After a slow first five months, I'm back to blogging in earnest. In the forthcoming few months I plan to keep on tracking the blooming of wildflowers, the activities of bugs and reptiles and any other critters I'm quick enough or lucky enough to photograph, and to comment on ecological relationships. Since there is an increasing sense of ecological crisis among many people and more vigorous denial of such on the part of others, I will inevitably comment on the social and political dimensions of survival as I see them.
I am still an adjunct instructor in the English Department at Feather River College, but time permitting, I am available for hire as a nature guide in the region in and around Plumas County. A brochure describing my usual kinds of natural history adventures is in development. Email me c/o firstname.lastname@example.org with your mailing address and a statement of interests, and I'll send you a rough draft.
I have been teaching since 1965 and have recently joined the English Department as an Associate Faculty member at Feather River College. Recently taught Nature Literature in America and am currently teaching Interpersonal Communication and Basic Reading and Writing.
I could just as well have titled this post "keeping up" or "catching up." Thee photos are about how my day started last Monday. On the way to camp in the morning, I stopped by the Milkweed on Chandler Road to see how my Red Milkweed Beetles were doing. I recalled that at this time last summer, I had yet to see my first one. This year they've arrived earlier and in greater abundance. Also, this year I've seen a greater variety of their behavior including many photos of apparent courtship and definite mating (croll back for a couple of weeks to see these.) On Monday, it was apparent that the Showy Milkweed was about finished with blooming for the season and some seed pods had begun to form. The beetles seemed to be doing a little end-of-season leaf munching and maybe a little egg laying. I could probably find out everything that is known about this beetle's whole life cycle with a thorough net search, but I'm having more fun finding out as much as I can by repeated observations.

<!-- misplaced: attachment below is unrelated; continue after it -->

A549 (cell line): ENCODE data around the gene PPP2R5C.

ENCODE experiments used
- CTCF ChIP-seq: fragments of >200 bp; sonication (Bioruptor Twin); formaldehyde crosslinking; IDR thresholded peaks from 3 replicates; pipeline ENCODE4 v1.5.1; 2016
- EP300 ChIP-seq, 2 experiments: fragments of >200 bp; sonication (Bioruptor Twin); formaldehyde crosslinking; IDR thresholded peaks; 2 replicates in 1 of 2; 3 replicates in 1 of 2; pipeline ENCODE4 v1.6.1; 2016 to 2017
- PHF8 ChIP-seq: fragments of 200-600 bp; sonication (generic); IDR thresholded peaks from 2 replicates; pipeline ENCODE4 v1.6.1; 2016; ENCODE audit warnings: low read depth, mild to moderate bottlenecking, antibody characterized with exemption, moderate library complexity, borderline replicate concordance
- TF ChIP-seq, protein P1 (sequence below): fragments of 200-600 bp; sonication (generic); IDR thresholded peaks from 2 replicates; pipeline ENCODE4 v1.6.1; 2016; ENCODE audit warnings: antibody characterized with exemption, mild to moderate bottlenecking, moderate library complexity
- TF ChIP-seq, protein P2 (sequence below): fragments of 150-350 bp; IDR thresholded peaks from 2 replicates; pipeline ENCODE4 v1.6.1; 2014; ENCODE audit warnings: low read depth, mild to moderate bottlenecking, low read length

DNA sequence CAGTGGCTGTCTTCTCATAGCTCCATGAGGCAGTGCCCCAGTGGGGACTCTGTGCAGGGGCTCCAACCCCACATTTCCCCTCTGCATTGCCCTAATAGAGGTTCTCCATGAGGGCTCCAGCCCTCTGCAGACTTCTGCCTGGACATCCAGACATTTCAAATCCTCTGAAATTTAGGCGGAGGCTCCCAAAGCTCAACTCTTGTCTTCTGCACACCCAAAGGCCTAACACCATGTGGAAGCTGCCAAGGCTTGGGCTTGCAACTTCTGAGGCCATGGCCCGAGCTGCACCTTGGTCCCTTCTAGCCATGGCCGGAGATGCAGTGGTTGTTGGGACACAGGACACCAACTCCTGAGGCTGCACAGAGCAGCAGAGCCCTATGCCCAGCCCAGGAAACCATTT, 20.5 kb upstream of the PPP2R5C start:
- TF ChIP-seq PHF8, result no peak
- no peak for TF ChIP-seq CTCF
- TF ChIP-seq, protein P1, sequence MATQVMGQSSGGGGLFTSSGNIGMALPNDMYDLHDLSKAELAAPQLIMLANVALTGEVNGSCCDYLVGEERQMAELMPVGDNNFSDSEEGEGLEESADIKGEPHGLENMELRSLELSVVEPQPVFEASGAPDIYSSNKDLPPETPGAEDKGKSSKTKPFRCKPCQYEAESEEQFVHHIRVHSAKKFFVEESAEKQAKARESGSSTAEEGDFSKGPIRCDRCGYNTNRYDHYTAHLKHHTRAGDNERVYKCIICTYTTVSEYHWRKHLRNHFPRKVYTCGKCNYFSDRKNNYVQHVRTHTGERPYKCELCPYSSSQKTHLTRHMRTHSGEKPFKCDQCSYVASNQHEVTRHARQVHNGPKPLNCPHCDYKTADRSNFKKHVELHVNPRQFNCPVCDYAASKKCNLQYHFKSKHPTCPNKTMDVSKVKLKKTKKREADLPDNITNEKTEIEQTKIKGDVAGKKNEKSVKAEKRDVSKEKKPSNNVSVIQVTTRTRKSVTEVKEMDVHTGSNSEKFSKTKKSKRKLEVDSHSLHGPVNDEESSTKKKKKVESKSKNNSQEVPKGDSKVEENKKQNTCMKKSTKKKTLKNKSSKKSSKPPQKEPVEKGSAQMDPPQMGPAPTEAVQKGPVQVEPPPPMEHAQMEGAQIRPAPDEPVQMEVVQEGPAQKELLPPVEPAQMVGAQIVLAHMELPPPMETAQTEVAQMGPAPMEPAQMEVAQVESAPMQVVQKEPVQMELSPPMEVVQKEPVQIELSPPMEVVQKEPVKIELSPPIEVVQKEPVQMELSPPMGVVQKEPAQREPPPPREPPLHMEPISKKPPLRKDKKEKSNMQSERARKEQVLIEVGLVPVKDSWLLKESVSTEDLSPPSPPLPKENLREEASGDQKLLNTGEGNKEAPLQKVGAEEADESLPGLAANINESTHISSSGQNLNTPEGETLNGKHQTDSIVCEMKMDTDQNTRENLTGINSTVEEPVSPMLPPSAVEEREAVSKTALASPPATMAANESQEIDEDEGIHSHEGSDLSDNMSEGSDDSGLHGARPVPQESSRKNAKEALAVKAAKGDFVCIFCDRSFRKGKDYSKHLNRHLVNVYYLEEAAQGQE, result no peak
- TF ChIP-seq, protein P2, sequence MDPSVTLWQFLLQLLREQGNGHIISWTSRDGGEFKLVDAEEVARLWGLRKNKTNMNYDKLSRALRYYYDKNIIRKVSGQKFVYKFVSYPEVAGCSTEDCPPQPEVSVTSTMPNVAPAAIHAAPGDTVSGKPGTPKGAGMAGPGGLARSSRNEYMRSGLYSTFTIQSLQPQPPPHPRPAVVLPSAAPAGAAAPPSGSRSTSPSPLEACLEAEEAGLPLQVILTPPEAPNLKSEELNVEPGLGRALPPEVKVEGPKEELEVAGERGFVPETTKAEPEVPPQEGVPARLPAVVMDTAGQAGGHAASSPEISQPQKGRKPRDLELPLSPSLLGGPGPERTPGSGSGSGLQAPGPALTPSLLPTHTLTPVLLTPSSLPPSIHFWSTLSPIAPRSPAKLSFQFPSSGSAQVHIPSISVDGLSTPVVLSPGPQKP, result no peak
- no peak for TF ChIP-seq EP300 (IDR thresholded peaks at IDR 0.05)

The white spots on the underside of the leaf might be eggs. I don't have a microscope, and possibly not enough knowledge to confirm that. The beetle appears to have eaten the tip of the leaf, but I can't say I actually observed any chewing.
Considering the wide variety of antenna positions, I wondered to what extent the antennae are involved in eating behavior. Or maybe just balance. They definitely seemed to be involved in courtship and mating in photos from my earlier posts.
This front view (above) shows where the scientific name comes from. Tetraopes means four eyes and the base of the antennae seem to split the two eyes in such a way they there appear to be four. And the specific epithet basalis refers to the attachment point of the antennae.
As soon as I got to camp I searched for the Giant Sawtooth Fungus, a photo of which I posted last Friday, 7/12. That photo was a top view which made it look like some sort of mandala. I decided I needed to get a side view, and here it is. Took a while to find it as I hadn't marked the spot. I also had visions of a kid kicking it, but it's still there (Wed. 7/17) as I checked again this morning.
I also got a better photo of the Sierra Mint which I originally suspected was a Salvia, which is also in the mint family. Next post will be my Tuesday photos. I'm catching up!